Franken offers health insurance bill

WASHINGTON, D.C. — Sen. Al Franken, D-Minn., who took office this summer, has introduced his third piece of legislation, titled the Fairness in Health Insurance Act of 2009.

The legislation would require that 90 percent of every premium dollar spent on health insurance go to actual health services. The remaining 10 percent could be used on administrative costs, advertising and profits.

“As we move forward in health insurance reform, it’s essential that insurance companies know that their top priority must be serving patients, not taking care of shareholders or CEOs,” Franken, who sits on the Senate Health Committee, said in a statement.

The bill is co-sponsored by Democrat Sens. John D. Rockefeller IV of West Virginia, Bernie Sanders of Vermont and Sheldon Whitehouse of Rhode Island.

A house companion bill will be introduced today by Rep. Keith Ellison, D-Minn.

Ellison previously introduced the Good Care Act of 2009which would also require insurance companies to put 90 percent of their premium dollars toward health care services as opposed to administrative costs.

Minnesota’s non-profit plans spend 91 percent of premiums on health services, according to Franken’s office.

Nationally, the rate varies by insurance market, according to a study conducted by Mark Hall, a professor of law and public health at Wake Forest University.

Hall found that in large employer-based plans, the range was around 85 to 95 percent. For small employer-based plans, the range decreased to 75 to 85 percent. And for insurance plans sold to individuals, the range was 60 to 75 percent.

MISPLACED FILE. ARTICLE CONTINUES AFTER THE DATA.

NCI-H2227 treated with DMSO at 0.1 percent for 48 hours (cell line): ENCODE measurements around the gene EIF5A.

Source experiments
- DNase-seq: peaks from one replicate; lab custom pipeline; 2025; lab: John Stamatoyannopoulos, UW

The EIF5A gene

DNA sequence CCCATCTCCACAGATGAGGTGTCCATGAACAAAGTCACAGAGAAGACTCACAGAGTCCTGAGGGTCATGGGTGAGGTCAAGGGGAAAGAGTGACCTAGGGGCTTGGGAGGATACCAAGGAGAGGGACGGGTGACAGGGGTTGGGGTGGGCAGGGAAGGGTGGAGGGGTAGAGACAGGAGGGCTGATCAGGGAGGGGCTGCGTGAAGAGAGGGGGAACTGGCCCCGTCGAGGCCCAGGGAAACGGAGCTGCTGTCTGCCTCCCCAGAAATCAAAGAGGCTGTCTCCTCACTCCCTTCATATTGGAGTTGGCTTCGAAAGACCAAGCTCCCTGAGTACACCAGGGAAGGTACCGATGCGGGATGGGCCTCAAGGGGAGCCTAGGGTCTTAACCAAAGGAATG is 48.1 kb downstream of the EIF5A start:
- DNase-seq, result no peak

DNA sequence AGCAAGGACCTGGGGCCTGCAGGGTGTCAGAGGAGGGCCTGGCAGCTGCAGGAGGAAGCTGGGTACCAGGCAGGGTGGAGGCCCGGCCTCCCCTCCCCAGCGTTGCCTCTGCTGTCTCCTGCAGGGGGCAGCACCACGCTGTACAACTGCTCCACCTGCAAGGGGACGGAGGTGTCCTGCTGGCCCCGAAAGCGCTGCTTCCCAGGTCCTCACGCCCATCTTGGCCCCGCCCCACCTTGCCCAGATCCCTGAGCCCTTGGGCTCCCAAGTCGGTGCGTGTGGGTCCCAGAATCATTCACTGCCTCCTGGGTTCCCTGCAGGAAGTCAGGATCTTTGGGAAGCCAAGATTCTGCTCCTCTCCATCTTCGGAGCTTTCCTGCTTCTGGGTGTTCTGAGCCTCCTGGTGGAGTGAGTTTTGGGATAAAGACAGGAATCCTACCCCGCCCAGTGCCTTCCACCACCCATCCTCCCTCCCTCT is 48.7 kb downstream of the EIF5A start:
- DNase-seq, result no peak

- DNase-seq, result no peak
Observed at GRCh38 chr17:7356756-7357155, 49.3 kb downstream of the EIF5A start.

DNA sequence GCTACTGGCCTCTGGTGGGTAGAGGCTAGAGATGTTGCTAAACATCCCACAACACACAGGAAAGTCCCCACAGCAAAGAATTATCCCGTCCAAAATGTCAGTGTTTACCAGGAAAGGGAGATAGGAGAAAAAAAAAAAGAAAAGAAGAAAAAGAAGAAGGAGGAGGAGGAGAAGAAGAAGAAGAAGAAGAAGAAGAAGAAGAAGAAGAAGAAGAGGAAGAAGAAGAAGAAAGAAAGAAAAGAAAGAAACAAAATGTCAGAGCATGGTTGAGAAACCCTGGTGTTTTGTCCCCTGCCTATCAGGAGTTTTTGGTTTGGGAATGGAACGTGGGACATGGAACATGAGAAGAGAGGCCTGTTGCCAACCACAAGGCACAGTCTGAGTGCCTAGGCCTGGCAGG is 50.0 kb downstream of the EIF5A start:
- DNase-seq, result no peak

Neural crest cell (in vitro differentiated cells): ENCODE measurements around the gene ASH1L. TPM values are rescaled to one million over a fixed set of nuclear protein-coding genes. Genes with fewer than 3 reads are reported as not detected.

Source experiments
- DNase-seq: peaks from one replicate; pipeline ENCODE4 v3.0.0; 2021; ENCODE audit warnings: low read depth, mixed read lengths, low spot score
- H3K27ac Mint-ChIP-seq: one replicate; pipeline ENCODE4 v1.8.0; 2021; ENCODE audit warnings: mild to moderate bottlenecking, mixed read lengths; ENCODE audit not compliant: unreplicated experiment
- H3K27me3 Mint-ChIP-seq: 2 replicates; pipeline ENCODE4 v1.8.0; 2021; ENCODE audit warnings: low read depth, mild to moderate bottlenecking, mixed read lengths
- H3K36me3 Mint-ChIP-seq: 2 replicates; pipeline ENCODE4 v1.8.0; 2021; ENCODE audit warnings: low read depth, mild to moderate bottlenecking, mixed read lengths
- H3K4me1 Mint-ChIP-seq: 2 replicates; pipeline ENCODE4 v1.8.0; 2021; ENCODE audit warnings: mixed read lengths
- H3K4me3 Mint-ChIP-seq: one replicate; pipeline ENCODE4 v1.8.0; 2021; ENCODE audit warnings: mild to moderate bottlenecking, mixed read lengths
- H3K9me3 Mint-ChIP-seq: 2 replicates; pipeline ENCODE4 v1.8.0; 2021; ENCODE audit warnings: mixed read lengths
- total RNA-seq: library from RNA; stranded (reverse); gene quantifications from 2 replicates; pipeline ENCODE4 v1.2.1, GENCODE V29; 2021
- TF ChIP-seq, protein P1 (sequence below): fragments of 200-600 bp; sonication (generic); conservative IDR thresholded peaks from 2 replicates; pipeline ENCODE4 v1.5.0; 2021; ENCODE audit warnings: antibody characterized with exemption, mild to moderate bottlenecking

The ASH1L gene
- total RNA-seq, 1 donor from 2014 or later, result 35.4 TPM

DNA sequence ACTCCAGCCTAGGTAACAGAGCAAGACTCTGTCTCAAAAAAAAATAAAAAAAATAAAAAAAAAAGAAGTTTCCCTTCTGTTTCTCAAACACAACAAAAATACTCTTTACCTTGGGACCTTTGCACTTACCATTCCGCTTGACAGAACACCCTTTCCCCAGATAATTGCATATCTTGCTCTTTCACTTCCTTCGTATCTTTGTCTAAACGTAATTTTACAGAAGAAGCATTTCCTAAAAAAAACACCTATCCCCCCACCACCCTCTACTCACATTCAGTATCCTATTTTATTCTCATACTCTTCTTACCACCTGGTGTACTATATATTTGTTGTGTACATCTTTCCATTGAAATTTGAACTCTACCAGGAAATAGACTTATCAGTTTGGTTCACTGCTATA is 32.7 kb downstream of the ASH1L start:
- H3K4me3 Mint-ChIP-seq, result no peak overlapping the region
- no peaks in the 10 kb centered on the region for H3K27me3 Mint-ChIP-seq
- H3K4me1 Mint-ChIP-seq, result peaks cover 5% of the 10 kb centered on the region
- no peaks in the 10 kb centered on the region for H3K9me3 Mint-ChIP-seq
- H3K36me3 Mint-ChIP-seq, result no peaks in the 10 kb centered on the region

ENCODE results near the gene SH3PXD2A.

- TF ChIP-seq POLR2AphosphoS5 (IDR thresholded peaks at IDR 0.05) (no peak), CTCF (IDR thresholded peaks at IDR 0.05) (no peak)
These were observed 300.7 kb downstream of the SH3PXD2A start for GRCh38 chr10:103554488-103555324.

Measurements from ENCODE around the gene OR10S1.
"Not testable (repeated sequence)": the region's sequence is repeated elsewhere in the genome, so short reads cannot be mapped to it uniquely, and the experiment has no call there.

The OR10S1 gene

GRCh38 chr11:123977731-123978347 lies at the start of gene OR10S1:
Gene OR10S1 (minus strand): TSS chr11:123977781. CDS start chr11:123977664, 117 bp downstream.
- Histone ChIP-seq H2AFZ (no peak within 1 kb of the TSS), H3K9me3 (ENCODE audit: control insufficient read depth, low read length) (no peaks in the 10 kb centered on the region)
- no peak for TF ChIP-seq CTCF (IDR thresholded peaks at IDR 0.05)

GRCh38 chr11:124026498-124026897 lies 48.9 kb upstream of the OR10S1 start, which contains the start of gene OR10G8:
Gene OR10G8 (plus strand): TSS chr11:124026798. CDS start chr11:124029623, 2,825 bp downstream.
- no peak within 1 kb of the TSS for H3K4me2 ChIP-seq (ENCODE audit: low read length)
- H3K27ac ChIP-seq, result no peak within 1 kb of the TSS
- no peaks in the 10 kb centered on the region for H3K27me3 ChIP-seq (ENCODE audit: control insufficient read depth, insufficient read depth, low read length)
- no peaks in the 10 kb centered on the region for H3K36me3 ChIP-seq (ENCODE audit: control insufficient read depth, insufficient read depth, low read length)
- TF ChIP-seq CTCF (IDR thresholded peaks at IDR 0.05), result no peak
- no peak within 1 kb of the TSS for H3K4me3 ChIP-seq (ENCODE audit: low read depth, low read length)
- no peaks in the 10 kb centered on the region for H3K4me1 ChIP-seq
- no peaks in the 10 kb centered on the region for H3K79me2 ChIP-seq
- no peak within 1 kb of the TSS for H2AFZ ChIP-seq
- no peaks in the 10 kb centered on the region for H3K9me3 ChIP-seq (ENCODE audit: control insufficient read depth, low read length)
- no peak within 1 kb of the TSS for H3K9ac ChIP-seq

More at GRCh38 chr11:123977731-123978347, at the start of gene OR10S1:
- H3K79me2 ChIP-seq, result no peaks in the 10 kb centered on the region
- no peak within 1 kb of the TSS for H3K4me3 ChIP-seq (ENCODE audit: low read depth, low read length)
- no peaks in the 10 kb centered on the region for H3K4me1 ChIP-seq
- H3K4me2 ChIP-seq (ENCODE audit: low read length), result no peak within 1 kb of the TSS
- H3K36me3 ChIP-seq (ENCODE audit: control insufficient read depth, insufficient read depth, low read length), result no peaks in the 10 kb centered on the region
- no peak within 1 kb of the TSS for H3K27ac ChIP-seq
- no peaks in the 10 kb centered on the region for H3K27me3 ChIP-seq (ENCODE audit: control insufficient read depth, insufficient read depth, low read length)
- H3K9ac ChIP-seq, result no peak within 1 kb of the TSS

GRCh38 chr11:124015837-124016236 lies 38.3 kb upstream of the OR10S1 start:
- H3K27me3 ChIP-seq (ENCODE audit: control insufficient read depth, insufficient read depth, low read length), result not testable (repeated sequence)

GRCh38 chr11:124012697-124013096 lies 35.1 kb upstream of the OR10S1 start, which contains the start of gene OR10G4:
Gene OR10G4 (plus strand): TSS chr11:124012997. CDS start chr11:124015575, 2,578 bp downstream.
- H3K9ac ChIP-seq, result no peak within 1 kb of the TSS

“Minnesota is a national leader in health care,” Ellison said in a statement. “One way to help lower health care costs is to ensure that health plans spend the monies provided to them on health care services.”

Comments (2)

  1. Submitted by Tim Brausen on 10/01/2009 - 01:57 pm.

    Legislating against greed: it’s un-American (as I’m sure Rep. Bachman will soon note.)

  2. Submitted by Bernice Vetsch on 10/01/2009 - 04:42 pm.

    Countries like Switzerland that have totally private insurance systems control costs by heavily regulating the companies’ profits, by making all companies conform to a government-developed set of benefits, and by forbidding the sleazy treatment of their customers companies have been able to get away with in America (claims denials, refusals to sell insurance, policy cancellations to those who get sick, etc.)

    The companies have to compete on the basis of, yes, customer service.

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